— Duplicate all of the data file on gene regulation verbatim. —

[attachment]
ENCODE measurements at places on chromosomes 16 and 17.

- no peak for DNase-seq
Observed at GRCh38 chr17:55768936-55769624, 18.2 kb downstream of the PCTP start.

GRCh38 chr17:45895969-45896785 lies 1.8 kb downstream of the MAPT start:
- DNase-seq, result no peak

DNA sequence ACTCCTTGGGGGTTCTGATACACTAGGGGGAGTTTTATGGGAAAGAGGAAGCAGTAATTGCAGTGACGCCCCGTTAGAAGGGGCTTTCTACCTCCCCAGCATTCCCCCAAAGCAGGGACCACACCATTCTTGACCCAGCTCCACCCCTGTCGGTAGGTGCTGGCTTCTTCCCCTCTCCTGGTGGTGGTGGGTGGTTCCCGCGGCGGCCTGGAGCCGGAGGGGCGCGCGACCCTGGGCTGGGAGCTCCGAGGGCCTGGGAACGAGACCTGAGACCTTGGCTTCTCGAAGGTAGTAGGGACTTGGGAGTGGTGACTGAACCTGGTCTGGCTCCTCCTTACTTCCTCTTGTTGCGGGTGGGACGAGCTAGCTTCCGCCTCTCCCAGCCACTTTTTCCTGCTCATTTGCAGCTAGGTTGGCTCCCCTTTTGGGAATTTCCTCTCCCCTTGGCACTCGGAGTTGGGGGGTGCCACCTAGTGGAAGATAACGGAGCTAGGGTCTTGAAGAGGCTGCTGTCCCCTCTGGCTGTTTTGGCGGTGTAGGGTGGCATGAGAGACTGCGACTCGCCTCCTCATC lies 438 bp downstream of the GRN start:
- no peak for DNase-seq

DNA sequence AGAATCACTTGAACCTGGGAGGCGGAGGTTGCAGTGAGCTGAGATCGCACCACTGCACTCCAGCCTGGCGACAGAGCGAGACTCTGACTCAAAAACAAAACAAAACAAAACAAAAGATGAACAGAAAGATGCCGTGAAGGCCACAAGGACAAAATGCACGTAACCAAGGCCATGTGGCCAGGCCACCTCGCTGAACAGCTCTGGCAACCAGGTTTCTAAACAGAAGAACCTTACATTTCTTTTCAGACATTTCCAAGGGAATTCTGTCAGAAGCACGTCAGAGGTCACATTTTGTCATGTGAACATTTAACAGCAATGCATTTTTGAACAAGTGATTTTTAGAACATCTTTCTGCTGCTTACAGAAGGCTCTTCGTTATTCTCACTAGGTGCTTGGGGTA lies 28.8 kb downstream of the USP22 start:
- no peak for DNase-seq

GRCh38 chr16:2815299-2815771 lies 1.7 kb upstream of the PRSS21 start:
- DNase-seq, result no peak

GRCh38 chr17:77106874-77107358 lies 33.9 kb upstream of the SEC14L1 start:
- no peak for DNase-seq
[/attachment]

ENCODE measurements at places on chromosomes 16 and 17.

- no peak for DNase-seq
Observed at GRCh38 chr17:55768936-55769624, 18.2 kb downstream of the PCTP start.

GRCh38 chr17:45895969-45896785 lies 1.8 kb downstream of the MAPT start:
- DNase-seq, result no peak

DNA sequence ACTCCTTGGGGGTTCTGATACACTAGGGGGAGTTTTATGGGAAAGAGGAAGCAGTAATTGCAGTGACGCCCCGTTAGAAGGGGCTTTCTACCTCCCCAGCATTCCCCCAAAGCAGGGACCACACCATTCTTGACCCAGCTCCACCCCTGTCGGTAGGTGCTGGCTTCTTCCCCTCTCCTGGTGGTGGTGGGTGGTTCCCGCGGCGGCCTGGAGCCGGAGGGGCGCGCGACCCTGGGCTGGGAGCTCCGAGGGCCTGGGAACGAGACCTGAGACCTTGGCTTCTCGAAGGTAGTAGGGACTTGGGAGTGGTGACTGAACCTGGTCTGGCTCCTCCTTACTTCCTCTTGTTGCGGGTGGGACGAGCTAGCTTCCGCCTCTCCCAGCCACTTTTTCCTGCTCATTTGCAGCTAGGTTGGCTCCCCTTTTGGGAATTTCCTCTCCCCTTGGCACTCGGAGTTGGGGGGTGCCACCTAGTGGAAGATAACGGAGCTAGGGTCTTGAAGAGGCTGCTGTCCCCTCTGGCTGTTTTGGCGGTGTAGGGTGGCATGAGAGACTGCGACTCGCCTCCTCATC lies 438 bp downstream of the GRN start:
- no peak for DNase-seq

DNA sequence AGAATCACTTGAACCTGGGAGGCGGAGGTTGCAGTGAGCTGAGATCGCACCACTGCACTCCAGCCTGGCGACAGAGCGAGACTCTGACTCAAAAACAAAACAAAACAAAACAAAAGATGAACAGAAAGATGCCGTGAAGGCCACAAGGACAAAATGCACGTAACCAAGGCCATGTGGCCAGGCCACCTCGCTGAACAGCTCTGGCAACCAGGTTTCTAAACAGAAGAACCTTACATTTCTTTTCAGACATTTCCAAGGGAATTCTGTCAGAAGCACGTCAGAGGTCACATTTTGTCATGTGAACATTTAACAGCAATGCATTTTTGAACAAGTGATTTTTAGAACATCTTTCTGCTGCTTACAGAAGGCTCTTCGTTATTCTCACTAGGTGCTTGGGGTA lies 28.8 kb downstream of the USP22 start:
- no peak for DNase-seq

GRCh38 chr16:2815299-2815771 lies 1.7 kb upstream of the PRSS21 start:
- DNase-seq, result no peak

GRCh38 chr17:77106874-77107358 lies 33.9 kb upstream of the SEC14L1 start:
- no peak for DNase-seq